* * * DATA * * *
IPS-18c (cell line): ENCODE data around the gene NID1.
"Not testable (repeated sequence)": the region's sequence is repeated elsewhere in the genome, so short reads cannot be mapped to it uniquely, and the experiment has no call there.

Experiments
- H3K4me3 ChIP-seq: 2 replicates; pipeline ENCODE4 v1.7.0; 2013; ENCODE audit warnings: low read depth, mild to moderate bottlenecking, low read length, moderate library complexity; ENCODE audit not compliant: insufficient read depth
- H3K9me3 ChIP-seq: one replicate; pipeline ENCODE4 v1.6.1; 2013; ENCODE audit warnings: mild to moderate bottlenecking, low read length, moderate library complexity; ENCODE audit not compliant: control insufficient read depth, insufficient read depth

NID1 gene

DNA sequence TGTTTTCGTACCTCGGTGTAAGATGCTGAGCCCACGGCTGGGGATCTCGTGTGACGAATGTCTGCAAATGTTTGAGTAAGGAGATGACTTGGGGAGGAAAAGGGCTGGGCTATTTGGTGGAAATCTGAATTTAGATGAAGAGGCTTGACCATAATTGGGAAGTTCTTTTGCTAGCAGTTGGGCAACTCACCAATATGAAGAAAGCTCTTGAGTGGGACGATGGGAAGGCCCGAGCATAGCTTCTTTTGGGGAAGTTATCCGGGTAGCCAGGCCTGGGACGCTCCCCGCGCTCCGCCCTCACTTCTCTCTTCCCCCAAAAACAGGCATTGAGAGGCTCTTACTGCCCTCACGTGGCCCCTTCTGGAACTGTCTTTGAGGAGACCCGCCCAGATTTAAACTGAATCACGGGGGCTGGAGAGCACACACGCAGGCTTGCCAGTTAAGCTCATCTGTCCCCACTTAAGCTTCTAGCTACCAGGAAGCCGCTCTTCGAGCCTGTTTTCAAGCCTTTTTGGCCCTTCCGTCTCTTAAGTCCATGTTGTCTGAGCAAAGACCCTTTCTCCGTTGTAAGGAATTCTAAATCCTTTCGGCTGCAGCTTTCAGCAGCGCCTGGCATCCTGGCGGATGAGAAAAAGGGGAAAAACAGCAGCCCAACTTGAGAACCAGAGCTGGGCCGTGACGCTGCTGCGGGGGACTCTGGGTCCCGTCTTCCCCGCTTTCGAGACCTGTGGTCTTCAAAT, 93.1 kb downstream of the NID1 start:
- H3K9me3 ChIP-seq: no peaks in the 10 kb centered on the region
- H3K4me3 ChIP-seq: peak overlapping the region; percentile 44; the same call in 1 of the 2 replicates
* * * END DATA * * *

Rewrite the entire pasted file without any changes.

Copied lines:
IPS-18c (cell line): ENCODE data around the gene NID1.
"Not testable (repeated sequence)": the region's sequence is repeated elsewhere in the genome, so short reads cannot be mapped to it uniquely, and the experiment has no call there.

Experiments
- H3K4me3 ChIP-seq: 2 replicates; pipeline ENCODE4 v1.7.0; 2013; ENCODE audit warnings: low read depth, mild to moderate bottlenecking, low read length, moderate library complexity; ENCODE audit not compliant: insufficient read depth
- H3K9me3 ChIP-seq: one replicate; pipeline ENCODE4 v1.6.1; 2013; ENCODE audit warnings: mild to moderate bottlenecking, low read length, moderate library complexity; ENCODE audit not compliant: control insufficient read depth, insufficient read depth

NID1 gene

DNA sequence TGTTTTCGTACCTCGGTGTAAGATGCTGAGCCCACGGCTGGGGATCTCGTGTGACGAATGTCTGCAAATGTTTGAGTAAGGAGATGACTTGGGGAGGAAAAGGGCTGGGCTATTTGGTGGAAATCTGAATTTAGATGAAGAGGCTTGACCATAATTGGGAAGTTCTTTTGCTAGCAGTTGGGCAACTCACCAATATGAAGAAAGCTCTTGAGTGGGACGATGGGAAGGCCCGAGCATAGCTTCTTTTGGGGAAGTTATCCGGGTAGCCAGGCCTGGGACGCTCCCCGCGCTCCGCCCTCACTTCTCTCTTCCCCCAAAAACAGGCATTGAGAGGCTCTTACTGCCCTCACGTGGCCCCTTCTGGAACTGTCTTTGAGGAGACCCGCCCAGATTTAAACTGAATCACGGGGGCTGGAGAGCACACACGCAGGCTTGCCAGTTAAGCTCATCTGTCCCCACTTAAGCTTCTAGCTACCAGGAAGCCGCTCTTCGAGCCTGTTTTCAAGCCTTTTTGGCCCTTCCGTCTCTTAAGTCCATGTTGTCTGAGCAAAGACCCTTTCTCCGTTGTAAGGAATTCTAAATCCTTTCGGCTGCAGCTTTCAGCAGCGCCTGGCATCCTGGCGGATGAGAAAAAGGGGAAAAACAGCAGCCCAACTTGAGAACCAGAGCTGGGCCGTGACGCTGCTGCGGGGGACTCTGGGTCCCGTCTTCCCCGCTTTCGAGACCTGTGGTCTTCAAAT, 93.1 kb downstream of the NID1 start:
- H3K9me3 ChIP-seq: no peaks in the 10 kb centered on the region
- H3K4me3 ChIP-seq: peak overlapping the region; percentile 44; the same call in 1 of the 2 replicates